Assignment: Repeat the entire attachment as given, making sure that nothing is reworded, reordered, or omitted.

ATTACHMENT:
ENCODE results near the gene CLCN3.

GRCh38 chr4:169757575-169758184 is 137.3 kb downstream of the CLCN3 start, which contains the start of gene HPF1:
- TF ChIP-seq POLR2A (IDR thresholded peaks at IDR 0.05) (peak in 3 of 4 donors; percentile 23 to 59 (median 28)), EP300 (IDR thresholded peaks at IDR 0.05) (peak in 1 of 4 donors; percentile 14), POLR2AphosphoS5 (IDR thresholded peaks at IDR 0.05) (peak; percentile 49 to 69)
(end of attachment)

ENCODE results near the gene CLCN3.

GRCh38 chr4:169757575-169758184 is 137.3 kb downstream of the CLCN3 start, which contains the start of gene HPF1:
- TF ChIP-seq POLR2A (IDR thresholded peaks at IDR 0.05) (peak in 3 of 4 donors; percentile 23 to 59 (median 28)), EP300 (IDR thresholded peaks at IDR 0.05) (peak in 1 of 4 donors; percentile 14), POLR2AphosphoS5 (IDR thresholded peaks at IDR 0.05) (peak; percentile 49 to 69)